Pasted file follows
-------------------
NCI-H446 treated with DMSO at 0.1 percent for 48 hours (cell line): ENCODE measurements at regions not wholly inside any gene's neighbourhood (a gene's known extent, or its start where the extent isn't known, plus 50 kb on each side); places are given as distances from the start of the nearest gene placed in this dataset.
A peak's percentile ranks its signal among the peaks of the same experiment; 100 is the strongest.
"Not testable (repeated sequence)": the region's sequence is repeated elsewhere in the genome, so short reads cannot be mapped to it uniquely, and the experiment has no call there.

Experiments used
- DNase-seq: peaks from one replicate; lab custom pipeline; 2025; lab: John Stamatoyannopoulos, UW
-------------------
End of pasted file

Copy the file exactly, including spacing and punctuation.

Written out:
NCI-H446 treated with DMSO at 0.1 percent for 48 hours (cell line): ENCODE measurements at regions not wholly inside any gene's neighbourhood (a gene's known extent, or its start where the extent isn't known, plus 50 kb on each side); places are given as distances from the start of the nearest gene placed in this dataset.
A peak's percentile ranks its signal among the peaks of the same experiment; 100 is the strongest.
"Not testable (repeated sequence)": the region's sequence is repeated elsewhere in the genome, so short reads cannot be mapped to it uniquely, and the experiment has no call there.

Experiments used
- DNase-seq: peaks from one replicate; lab custom pipeline; 2025; lab: John Stamatoyannopoulos, UW